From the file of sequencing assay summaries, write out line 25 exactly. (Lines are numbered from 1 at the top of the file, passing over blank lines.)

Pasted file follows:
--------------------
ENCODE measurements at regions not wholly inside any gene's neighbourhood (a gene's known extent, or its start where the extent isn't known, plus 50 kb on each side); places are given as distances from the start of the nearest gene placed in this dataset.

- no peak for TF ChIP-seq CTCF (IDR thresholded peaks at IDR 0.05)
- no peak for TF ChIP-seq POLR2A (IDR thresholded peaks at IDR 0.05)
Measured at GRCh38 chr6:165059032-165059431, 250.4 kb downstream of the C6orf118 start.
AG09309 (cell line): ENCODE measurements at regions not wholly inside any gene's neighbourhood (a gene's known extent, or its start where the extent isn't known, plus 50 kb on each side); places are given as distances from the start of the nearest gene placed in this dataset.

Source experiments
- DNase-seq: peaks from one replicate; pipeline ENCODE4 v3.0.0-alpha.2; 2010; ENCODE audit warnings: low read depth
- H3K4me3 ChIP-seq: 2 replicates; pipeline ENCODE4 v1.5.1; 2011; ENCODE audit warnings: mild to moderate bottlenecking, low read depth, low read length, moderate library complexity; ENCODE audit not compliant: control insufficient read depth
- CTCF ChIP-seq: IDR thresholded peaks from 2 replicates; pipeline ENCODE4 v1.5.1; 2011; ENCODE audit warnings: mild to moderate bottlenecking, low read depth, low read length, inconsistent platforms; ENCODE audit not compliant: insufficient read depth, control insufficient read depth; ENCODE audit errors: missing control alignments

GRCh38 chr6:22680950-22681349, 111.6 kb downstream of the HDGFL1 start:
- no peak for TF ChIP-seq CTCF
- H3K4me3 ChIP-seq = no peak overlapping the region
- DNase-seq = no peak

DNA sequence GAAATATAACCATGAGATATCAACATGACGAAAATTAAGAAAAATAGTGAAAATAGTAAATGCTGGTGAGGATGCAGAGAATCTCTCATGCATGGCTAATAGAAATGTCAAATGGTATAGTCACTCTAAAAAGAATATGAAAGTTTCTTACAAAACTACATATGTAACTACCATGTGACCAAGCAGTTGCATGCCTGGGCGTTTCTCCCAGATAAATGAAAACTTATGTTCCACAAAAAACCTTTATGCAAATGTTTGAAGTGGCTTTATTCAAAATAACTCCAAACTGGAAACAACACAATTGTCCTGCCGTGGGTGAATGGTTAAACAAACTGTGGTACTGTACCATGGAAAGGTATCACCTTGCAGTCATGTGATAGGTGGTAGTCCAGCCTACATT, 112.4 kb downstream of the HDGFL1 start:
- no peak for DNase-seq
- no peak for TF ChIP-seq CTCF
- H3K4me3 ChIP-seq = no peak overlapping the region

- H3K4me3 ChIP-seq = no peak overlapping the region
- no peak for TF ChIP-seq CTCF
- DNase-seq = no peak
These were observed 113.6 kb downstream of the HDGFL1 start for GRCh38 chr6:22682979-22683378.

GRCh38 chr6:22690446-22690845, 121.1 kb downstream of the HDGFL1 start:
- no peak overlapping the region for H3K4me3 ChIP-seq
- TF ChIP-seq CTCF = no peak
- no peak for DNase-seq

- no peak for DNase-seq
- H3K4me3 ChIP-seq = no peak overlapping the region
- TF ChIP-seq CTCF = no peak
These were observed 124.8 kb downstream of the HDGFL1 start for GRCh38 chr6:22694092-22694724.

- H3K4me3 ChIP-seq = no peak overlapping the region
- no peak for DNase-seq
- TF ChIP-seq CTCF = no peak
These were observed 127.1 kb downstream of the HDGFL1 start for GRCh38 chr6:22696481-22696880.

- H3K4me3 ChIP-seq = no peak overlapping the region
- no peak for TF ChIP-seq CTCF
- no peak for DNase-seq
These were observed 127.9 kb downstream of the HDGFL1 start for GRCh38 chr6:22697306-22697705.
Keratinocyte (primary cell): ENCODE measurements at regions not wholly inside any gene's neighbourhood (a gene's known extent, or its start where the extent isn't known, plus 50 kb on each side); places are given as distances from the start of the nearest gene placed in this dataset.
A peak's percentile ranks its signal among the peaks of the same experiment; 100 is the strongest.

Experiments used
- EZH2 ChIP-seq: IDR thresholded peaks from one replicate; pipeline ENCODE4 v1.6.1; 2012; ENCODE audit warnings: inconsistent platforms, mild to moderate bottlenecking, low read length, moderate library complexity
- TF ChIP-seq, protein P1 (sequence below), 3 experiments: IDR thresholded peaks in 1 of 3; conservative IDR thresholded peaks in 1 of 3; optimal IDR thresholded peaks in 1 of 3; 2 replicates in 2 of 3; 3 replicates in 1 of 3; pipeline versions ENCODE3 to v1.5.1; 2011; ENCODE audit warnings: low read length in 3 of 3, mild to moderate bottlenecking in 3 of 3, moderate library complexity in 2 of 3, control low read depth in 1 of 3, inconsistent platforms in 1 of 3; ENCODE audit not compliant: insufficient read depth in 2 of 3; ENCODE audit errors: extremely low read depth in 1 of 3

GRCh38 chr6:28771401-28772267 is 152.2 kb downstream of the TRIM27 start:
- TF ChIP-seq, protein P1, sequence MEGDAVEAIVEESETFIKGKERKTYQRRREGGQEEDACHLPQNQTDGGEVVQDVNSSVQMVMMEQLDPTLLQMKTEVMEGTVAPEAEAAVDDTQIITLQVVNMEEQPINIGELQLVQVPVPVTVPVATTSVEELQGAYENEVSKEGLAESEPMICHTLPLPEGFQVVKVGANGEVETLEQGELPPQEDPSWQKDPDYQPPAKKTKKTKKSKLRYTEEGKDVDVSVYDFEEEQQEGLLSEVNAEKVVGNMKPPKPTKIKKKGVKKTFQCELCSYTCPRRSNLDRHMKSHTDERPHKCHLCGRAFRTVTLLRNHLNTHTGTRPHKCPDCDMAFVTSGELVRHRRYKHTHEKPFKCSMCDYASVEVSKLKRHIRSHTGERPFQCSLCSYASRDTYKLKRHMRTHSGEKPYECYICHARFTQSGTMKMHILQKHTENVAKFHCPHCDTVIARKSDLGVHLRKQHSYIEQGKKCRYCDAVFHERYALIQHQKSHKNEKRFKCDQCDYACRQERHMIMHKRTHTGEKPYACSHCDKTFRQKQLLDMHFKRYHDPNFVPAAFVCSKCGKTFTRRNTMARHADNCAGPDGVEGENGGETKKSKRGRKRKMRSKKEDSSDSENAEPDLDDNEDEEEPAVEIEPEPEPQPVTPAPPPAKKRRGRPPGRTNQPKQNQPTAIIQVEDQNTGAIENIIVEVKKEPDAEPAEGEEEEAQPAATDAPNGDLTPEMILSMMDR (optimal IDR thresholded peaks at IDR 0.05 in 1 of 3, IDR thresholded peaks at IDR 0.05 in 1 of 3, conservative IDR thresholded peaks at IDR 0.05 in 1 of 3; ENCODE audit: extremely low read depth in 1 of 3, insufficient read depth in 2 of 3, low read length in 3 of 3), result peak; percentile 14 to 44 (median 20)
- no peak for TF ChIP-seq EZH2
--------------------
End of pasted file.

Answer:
- no peak for DNase-seq